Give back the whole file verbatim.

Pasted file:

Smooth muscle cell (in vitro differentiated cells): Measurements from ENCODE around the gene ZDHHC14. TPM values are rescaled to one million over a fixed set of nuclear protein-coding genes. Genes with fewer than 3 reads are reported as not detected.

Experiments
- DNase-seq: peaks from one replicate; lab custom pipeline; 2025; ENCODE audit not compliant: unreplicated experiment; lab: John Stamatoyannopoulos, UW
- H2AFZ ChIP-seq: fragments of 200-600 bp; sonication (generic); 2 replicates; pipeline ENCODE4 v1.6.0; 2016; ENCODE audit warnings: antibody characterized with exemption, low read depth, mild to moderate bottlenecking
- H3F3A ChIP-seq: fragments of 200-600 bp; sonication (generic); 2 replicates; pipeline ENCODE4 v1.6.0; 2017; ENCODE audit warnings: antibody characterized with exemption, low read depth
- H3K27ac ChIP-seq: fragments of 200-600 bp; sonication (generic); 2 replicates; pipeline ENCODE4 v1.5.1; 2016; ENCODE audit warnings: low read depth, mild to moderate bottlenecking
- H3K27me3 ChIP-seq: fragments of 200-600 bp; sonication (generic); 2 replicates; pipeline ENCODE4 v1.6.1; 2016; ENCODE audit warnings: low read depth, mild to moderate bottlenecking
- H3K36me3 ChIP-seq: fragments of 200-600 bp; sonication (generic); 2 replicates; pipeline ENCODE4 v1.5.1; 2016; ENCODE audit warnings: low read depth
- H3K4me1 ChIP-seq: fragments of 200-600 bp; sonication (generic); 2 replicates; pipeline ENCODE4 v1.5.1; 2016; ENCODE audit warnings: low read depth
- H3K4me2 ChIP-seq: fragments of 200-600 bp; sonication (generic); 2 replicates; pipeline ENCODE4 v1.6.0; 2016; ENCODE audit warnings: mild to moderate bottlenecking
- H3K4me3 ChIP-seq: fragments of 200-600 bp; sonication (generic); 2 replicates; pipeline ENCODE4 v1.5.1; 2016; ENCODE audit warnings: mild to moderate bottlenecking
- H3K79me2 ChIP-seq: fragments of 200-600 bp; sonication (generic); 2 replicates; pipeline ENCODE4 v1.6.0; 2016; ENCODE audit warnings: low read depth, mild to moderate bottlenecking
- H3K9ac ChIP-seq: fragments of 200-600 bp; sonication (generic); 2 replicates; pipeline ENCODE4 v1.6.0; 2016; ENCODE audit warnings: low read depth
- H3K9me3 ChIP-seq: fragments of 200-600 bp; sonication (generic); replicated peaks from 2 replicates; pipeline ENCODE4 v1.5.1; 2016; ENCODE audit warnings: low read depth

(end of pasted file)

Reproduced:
Smooth muscle cell (in vitro differentiated cells): Measurements from ENCODE around the gene ZDHHC14. TPM values are rescaled to one million over a fixed set of nuclear protein-coding genes. Genes with fewer than 3 reads are reported as not detected.

Experiments
- DNase-seq: peaks from one replicate; lab custom pipeline; 2025; ENCODE audit not compliant: unreplicated experiment; lab: John Stamatoyannopoulos, UW
- H2AFZ ChIP-seq: fragments of 200-600 bp; sonication (generic); 2 replicates; pipeline ENCODE4 v1.6.0; 2016; ENCODE audit warnings: antibody characterized with exemption, low read depth, mild to moderate bottlenecking
- H3F3A ChIP-seq: fragments of 200-600 bp; sonication (generic); 2 replicates; pipeline ENCODE4 v1.6.0; 2017; ENCODE audit warnings: antibody characterized with exemption, low read depth
- H3K27ac ChIP-seq: fragments of 200-600 bp; sonication (generic); 2 replicates; pipeline ENCODE4 v1.5.1; 2016; ENCODE audit warnings: low read depth, mild to moderate bottlenecking
- H3K27me3 ChIP-seq: fragments of 200-600 bp; sonication (generic); 2 replicates; pipeline ENCODE4 v1.6.1; 2016; ENCODE audit warnings: low read depth, mild to moderate bottlenecking
- H3K36me3 ChIP-seq: fragments of 200-600 bp; sonication (generic); 2 replicates; pipeline ENCODE4 v1.5.1; 2016; ENCODE audit warnings: low read depth
- H3K4me1 ChIP-seq: fragments of 200-600 bp; sonication (generic); 2 replicates; pipeline ENCODE4 v1.5.1; 2016; ENCODE audit warnings: low read depth
- H3K4me2 ChIP-seq: fragments of 200-600 bp; sonication (generic); 2 replicates; pipeline ENCODE4 v1.6.0; 2016; ENCODE audit warnings: mild to moderate bottlenecking
- H3K4me3 ChIP-seq: fragments of 200-600 bp; sonication (generic); 2 replicates; pipeline ENCODE4 v1.5.1; 2016; ENCODE audit warnings: mild to moderate bottlenecking
- H3K79me2 ChIP-seq: fragments of 200-600 bp; sonication (generic); 2 replicates; pipeline ENCODE4 v1.6.0; 2016; ENCODE audit warnings: low read depth, mild to moderate bottlenecking
- H3K9ac ChIP-seq: fragments of 200-600 bp; sonication (generic); 2 replicates; pipeline ENCODE4 v1.6.0; 2016; ENCODE audit warnings: low read depth
- H3K9me3 ChIP-seq: fragments of 200-600 bp; sonication (generic); replicated peaks from 2 replicates; pipeline ENCODE4 v1.5.1; 2016; ENCODE audit warnings: low read depth